Boeing is set to detail the impact of weaker demand for its aircraft and deferrals of new orders, a soured outlook that has rippled down to big suppliers like engine-maker General Electric and Spirit Aerosystems. Spirit, which makes the fuselages for the Max, asked lenders to loosen the terms on some of its debt, sharing a forecast for far fewer deliveries of the 737s than originally expected, according to a forecast seen by CNBC. Boeing has more than 470 planes sitting on the ground that haven’t been delivered to customers, most of them 737 Max jets, according to consulting firm Ascend by Cirium.
Airbus, Boeing’s main rival, is set to report results on Thursday.
Boeing’s CEO Dave Calhoun in April said air travel demand will likely take two or three years to recover. International demand has been particularly soft, hurting the outlook for Boeing’s widebody commercial planes, like the 787 Dreamliner. The International Air Transport Association, a trade group that represents most of the world’s airlines, on Tuesday said it expects passenger air travel demand globally to recover to 2019 levels in 2024, a year later than it previously forecast.
The company has been slashing costs and said this spring it aims to cut 10% of its workforce of about 160,000 people. It has also shored up liquidity with a monster $25 billion debt sale in April, Boeing’s largest ever, to help weather the crisis.
Boeing executives will detail results on a 10:30 a.m. ET call on Wednesday.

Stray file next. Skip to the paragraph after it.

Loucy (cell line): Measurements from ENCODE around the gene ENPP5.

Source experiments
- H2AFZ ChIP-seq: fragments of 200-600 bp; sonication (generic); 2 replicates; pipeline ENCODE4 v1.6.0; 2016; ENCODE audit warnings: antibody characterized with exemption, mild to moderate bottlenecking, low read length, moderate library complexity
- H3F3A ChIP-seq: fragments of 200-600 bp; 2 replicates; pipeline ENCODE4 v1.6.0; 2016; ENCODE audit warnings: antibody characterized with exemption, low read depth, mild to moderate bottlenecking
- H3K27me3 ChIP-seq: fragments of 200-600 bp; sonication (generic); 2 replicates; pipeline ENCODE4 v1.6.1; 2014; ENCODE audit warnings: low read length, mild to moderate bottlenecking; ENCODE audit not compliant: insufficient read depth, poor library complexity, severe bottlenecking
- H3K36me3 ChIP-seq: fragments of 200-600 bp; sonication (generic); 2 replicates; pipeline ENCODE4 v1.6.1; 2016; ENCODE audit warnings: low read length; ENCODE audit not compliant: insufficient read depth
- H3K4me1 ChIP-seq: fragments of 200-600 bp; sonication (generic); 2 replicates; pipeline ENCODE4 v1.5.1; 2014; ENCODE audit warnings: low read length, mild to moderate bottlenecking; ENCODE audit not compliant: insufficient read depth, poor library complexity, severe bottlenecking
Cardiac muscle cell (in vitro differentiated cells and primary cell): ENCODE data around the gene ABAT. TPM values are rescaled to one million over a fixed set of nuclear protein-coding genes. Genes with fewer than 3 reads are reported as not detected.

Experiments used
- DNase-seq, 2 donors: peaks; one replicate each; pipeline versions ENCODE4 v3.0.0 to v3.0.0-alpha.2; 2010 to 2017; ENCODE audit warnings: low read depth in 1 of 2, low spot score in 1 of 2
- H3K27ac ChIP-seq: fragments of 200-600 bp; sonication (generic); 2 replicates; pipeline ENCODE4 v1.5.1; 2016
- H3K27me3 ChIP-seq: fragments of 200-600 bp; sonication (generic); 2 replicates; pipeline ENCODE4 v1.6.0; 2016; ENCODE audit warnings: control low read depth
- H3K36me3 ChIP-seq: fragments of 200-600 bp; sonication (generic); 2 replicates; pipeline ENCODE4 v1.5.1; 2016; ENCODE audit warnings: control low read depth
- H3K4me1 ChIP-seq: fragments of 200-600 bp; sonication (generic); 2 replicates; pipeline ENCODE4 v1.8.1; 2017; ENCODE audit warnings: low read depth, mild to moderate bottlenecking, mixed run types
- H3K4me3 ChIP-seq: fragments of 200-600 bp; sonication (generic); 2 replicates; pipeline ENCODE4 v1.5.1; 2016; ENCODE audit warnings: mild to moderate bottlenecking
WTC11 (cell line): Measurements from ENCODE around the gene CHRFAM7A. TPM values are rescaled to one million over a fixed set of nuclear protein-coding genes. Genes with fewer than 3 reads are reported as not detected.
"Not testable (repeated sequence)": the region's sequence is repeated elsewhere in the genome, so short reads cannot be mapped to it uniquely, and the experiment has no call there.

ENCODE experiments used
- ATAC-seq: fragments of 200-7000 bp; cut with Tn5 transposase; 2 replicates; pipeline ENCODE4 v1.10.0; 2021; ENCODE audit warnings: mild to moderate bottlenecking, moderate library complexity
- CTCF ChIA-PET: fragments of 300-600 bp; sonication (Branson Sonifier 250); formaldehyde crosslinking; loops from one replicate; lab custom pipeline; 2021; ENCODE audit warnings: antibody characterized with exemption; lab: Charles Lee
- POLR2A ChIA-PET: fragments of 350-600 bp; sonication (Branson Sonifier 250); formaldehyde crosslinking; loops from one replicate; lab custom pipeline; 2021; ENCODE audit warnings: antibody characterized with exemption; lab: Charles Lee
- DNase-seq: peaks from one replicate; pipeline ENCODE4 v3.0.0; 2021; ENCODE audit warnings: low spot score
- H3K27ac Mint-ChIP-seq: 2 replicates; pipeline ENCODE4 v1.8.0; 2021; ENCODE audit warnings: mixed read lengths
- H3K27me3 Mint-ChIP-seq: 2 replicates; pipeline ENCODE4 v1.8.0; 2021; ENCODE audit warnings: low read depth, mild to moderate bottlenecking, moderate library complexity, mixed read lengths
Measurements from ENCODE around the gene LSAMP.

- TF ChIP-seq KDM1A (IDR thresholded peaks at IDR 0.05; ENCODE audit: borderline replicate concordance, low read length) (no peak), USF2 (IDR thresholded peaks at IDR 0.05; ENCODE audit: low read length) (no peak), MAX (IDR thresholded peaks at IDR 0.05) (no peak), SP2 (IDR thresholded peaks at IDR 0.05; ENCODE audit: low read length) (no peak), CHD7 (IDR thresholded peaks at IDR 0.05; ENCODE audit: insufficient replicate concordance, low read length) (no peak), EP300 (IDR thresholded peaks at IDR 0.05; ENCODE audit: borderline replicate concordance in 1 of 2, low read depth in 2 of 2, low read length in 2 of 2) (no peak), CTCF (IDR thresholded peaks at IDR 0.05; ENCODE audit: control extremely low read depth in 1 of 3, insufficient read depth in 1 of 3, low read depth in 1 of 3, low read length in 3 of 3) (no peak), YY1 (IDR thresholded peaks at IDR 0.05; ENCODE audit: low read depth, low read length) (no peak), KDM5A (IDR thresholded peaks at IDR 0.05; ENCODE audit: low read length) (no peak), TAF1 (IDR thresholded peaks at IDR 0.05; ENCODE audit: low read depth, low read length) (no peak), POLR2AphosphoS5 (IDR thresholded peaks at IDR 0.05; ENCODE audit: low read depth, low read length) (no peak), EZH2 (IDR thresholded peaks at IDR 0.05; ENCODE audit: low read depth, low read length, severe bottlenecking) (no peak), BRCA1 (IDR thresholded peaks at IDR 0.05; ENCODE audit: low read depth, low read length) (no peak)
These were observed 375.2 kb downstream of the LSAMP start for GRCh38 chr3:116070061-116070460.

This story is developing. Please check back for updates.
A Jet Blue aircraft takes off from Long Beach Airport in Long Beach, CA.
Tim Rue | Bloomberg | Getty Images
JetBlue Airways on Tuesday said it swung to a loss in the second quarter and forecast that revenue will fall by about 80% in the third quarter as the coronavirus pandemic promises a choppy recovery in travel demand.
The New York-based airline carried just 616,000 passengers in the three months ended June 30, down more than 94% from the 11 million that flew JetBlue in the same period last year. Revenue plunged about 90% from the second quarter of 2019 to $215 million from more than $2.1 billion during the same three months last year.
JetBlue is the latest airline to detail financial losses stemming from the coronavirus crisis, which kept millions of would-be travelers at home. Executives are warning that while demand bottomed out in the spring, a choppy recovery is ahead because of a surge in virus cases and new travel restrictions.
The carrier, like its competitors, slashed flights in an effort to cut costs as demand fell.
JetBlue posted a net loss of $320 million in the three months ended June 30, down from net income of $179 million a year earlier.
Shares in the airline were up 0.3% in premarket trading. Company executives will detail its results and outlook in a 10 a.m. ET call.
An employee drills holes for rivets in a frame inside a Boeing 737 fuselage during assembly at Spirit AeroSystems in Wichita, Kansas.
Daniel Acker | Bloomberg | Getty Images